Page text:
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Almost Yesterday is a glimpse into the rich history of our region. Dr. Frank Nickell takes listeners on a journey to specific moments in time, such as the first radio broadcast on KFVS, the history of Farmington’s Carleton College, and the short-lived safari on a Mississippi River island. A gifted storyteller and local historian, Dr. Nickell’s wit and love for the past are combined with sounds and music that augment his narrative.On Saturday, June 7, 2008, Almost Yesterday received First Place in the "Special Programs" category at the Missouri Broadcasters Association Awards Banquet in Kansas City, Missouri.Almost Yesterday airs every Wednesday at 5:42 and 7:42 a.m. and 5:18 p.m.

Almost Yesterday: Chief Sagamore Goes To Lake Wappapello

It seems like Almost Yesterday that a twenty-two foot tall fiberglass statue of an Indian chief was placed on the top of Houck Stadium in Cape Girardeau. At the time, Southeast Missouri State athletic teams were known as The Indians, and for nearly a decade the giant figure greeted those who attended sporting events at Houck Field or Houck Field House.

For many students and alumni at Southeast the mascot for the athletic teams had long been known as Chief Sagamore, an Algonquin name for leader or chieftain, and the year book at Southeast was also named ”The Sagamore.”  Thus, it was natural for fans of Southeast Athletics to refer to the figure towering over Houck Field as  “Chief Sagamore.”
The giant Indian Statue was moved to Houck Stadium from The War Drum Restaurant in Sikeston - a site which was briefly the location of the second Lambert’s Restaurant.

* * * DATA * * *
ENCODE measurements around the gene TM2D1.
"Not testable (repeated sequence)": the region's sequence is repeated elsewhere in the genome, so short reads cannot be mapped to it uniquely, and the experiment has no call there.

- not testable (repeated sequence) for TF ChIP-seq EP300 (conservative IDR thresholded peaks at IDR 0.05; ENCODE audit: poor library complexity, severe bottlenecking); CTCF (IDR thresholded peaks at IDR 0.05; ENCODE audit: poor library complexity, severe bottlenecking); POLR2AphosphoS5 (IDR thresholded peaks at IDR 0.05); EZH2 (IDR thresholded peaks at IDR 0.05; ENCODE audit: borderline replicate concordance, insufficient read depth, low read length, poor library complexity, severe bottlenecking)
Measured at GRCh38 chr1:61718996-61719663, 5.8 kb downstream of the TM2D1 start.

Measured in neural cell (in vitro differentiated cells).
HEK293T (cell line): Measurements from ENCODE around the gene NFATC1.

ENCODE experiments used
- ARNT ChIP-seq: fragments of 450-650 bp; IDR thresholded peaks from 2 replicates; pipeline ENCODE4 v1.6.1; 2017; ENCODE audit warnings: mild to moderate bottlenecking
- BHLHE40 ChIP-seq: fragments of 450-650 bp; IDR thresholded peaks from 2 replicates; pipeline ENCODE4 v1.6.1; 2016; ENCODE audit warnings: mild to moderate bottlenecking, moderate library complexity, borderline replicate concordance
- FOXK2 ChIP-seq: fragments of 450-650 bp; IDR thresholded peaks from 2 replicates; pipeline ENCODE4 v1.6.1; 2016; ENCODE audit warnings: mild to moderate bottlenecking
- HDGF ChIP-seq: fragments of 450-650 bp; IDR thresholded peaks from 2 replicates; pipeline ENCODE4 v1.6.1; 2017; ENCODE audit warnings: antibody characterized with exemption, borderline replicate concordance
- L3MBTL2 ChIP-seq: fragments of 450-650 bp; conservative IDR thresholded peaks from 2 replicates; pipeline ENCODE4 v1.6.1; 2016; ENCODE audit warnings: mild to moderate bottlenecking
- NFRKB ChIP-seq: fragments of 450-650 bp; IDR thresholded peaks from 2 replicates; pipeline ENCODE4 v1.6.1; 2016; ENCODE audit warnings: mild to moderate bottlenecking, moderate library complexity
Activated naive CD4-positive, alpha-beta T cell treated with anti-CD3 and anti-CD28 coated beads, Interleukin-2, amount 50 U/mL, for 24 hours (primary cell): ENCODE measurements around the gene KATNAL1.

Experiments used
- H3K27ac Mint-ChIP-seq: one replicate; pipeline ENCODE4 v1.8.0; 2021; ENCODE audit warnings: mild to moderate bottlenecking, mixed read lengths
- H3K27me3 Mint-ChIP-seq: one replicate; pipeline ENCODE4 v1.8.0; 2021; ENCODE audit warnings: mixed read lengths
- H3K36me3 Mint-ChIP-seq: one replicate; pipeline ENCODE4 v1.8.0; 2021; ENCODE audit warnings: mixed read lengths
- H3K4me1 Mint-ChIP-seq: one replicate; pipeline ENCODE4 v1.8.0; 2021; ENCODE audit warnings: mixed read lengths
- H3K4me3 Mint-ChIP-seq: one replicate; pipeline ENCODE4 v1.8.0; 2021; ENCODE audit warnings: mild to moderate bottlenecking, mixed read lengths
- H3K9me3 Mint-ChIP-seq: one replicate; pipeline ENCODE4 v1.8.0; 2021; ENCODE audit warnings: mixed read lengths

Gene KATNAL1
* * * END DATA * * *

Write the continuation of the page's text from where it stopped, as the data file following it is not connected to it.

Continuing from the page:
The national movement to eliminate the use of Indian symbols as mascots led to the university removal of the giant figure and it was placed in storage at the back of the university campus.  There, a nephew of Nancy and David Bowman of Lake Wappapello saw the Indian and took a series of photographs to show his aunt and uncle, the owners of Chaonia Landing Resort and Marina on the northwest corner of the lake.
The Bowmans came to the campus, purchased the chieftain, and transported him to their resort.  When his damaged arm was repaired and a fresh coat of paint applied, Allison Construction Company hoisted the chief to the top of the lookout above the resort, and today Chief Wappalese stands tall and proud, high above the deep waters of Lake Wappapello.

Frank Nickell is a retired history professor at Southeast Missouri State University.
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